The Pink Panther Theme

"The Pink Panther Theme" is an instrumental composition by Henry Mancini written as the theme for the 1963 film The Pink Panther and subsequently nominated for the Academy Award for Best Original Score at the 37th Academy Awards but lost to the Sherman Brothers for Mary Poppins. The eponymous cartoon character created for the film's opening credits by David DePatie and Friz Freleng was animated in time to the tune. The tenor saxophone solo was played by Plas Johnson.

"The Pink Panther Theme"
Song by Henry Mancini
from the album The Pink Panther
LabelRCA Victor
Songwriter(s)Henry Mancini
Producer(s)Joe Reisman


The song was included on the film's soundtrack album and issued as a single (in the United States) in 1964; the single reached the Top 10 on the U.S. Billboard adult contemporary chart and won three Grammy Awards.

Various recordings of the composition appeared in the opening credits of all The Pink Panther films except A Shot in the Dark and Inspector Clouseau. It has also been used in countless works in which the animated Pink Panther appears.

"The Pink Panther Theme", composed in the key of E minor, is unusual for Mancini's extensive use of chromaticism.

In his autobiography Did They Mention the Music? Mancini talked about how he composed the theme music:

I told [the animators] that I would give them a tempo they could animate to, so that any time there were striking motions, someone getting hit, I could score to it.

[The animators] finished the sequence and I looked at it. All the accents in the music were timed to actions on the screen.

I had a specific saxophone player in mind–Plas Johnson. I nearly always precast my players and write for them and around them, and Plas had the sound and the style I wanted.[1]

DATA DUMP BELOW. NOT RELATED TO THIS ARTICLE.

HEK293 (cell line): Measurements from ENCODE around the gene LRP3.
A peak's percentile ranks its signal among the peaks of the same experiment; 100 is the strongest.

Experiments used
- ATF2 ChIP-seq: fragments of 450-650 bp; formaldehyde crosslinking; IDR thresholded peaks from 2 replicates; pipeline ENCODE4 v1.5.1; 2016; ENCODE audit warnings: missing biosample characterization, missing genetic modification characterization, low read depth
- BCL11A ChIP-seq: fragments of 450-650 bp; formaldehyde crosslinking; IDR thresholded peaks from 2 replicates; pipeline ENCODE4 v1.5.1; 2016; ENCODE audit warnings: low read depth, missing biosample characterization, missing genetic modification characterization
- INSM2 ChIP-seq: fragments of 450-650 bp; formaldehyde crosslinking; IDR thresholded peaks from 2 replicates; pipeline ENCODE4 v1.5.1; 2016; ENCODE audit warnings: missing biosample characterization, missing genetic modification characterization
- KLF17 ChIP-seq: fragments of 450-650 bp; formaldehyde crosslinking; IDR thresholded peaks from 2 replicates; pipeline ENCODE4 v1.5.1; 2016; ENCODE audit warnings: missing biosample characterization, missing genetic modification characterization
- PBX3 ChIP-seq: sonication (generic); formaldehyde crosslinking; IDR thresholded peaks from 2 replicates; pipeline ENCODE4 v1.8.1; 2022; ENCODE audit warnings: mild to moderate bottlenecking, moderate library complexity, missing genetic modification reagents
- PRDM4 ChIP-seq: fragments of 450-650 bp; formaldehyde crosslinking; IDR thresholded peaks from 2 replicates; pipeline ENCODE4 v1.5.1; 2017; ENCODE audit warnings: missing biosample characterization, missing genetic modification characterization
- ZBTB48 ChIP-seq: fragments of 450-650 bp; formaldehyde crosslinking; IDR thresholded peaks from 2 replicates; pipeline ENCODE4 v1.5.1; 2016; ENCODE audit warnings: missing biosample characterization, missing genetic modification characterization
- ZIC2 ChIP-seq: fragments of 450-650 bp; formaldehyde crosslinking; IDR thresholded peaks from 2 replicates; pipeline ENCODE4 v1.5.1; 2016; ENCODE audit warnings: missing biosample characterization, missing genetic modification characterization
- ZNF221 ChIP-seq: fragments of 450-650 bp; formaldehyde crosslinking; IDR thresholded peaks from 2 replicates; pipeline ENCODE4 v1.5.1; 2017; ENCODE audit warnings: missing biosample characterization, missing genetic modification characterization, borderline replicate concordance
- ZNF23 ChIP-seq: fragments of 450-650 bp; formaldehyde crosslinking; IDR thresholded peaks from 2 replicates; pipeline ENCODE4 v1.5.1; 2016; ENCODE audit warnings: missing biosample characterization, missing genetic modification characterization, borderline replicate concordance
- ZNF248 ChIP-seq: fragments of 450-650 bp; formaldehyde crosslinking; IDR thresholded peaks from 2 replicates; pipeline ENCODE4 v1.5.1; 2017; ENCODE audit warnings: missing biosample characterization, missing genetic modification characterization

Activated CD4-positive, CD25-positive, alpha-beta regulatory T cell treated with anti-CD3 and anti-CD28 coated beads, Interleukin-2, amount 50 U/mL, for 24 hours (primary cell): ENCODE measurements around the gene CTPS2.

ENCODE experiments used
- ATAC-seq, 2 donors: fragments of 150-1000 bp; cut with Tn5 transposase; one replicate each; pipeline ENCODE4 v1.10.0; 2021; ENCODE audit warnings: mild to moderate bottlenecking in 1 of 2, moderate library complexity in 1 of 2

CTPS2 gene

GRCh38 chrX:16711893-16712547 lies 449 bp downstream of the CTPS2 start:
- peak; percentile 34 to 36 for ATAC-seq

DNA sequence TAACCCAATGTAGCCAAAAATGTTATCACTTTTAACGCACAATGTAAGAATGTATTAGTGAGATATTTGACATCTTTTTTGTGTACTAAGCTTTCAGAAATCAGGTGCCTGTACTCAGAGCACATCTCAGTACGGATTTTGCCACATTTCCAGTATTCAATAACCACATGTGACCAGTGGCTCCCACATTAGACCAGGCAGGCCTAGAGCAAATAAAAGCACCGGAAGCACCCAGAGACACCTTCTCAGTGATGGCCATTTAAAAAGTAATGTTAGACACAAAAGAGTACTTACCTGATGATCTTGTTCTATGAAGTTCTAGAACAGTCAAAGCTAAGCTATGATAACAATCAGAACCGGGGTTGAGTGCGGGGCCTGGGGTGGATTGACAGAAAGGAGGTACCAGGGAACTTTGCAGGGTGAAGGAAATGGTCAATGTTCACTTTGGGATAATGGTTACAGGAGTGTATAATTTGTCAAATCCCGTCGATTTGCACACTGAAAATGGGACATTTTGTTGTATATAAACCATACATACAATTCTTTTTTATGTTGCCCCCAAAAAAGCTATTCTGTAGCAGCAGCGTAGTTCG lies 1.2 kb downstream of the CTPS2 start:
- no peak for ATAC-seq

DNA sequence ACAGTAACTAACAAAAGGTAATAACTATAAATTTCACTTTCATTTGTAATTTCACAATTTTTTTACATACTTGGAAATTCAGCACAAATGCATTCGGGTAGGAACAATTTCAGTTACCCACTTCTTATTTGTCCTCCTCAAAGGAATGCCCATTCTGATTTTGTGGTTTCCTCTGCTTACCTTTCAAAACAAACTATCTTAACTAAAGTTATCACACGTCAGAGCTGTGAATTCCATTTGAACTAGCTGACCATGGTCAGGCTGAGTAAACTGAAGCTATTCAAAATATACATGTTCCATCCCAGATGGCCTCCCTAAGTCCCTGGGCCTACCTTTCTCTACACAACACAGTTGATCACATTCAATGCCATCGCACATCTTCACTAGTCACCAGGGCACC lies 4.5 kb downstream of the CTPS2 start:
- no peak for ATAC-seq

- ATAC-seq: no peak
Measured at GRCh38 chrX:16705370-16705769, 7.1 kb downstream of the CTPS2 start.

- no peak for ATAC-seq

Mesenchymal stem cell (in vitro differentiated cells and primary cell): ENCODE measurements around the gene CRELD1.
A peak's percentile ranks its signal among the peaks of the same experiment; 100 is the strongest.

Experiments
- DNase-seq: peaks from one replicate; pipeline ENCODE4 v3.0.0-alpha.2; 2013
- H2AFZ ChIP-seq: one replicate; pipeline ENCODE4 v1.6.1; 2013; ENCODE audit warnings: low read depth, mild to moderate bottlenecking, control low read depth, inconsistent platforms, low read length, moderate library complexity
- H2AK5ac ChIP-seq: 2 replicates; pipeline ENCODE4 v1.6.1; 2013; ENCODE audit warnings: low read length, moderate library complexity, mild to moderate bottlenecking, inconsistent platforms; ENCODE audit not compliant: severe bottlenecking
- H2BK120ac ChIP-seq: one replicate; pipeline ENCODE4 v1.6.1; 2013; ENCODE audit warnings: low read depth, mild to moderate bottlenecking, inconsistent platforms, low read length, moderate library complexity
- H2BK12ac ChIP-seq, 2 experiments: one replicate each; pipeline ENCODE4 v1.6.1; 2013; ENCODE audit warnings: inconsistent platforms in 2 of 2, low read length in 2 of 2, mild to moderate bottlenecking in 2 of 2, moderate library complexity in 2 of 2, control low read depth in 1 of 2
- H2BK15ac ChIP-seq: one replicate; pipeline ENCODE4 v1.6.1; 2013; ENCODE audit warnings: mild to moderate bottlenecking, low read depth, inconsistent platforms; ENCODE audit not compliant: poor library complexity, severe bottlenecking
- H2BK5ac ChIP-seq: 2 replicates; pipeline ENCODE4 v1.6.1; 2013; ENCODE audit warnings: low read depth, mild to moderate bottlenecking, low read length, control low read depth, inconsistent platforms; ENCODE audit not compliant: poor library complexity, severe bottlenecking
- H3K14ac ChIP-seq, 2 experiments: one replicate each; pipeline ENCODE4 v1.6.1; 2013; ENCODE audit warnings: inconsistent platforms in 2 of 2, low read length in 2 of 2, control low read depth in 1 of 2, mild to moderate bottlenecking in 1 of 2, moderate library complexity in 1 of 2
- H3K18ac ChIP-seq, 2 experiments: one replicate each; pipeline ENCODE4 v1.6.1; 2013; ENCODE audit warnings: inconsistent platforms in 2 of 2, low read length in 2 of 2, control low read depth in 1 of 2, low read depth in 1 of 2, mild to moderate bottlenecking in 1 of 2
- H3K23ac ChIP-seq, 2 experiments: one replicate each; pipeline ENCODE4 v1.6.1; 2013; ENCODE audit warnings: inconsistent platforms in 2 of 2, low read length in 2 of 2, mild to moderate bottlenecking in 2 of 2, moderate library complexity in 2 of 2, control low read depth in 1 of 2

Other versions

From 1976 to 1991, the theme also served as the think music for Safe Crackers, a pricing game featured on the American game show The Price Is Right.

In the 1978 film Revenge of the Pink Panther, the theme, and much of the soundtrack from this entry in the series, draw heavily from the disco sound of the late 1970s. The theme itself was reworked to include a more dancy bassline, electric piano, and guitar solo. A similar treatment was given to 1983's Curse of the Pink Panther, where it had more synthesized instruments.

The theme was used in John McLaughlin and Al Di Meola's live version of Chick Corea's Short Tales of the Black Forest, from the 1981 album Friday Night in San Francisco.[2]

In the 1993 film Son of the Pink Panther, the theme was rearranged and performed by Bobby McFerrin in the opening titles. This version was unique in being the only one to be performed a cappella. The credits featured the theme in the traditional style, similar to its appearance in Return of the Pink Panther, with an electric keyboard bassline.

The first episode of the Idol Defense Force Hummingbird anime series makes use of a cover version of the theme in a scene where two reporters sneak into the bedroom of protagonists Satsuki and Yayoi Toreishi for a "close-up" scoop.

Actresses Drew Barrymore, Lucy Liu and Cameron Diaz and The Pussycat Dolls dance troupe danced to the theme in the film Charlie's Angels: Full Throttle.

Christophe Beck rearranged the music for the 2006 reboot, as well as its sequel, The Pink Panther 2. Paul Oakenfold remixed the theme song for the 2006 film.

In 2007, saxophonist Dave Koz recorded a version for his album At the Movies.[3][4]

The theme was featured in the film The Life And Death Of Peter Sellers (2004).


  1. Did They Mention the Music?, Henry Mancini with Gene Lees, Published by Contemporary Books, Inc., 1989, page 141
  2. Greenberg, Donna (2002-11-18). "John McLaughlin, Al DiMeola, Paco DeLucia: Friday Night in San Francisco". Retrieved 2016-09-27.
  3. "At The Movies overview".
  4. "Dave Koz's Secret Symphony Gig".
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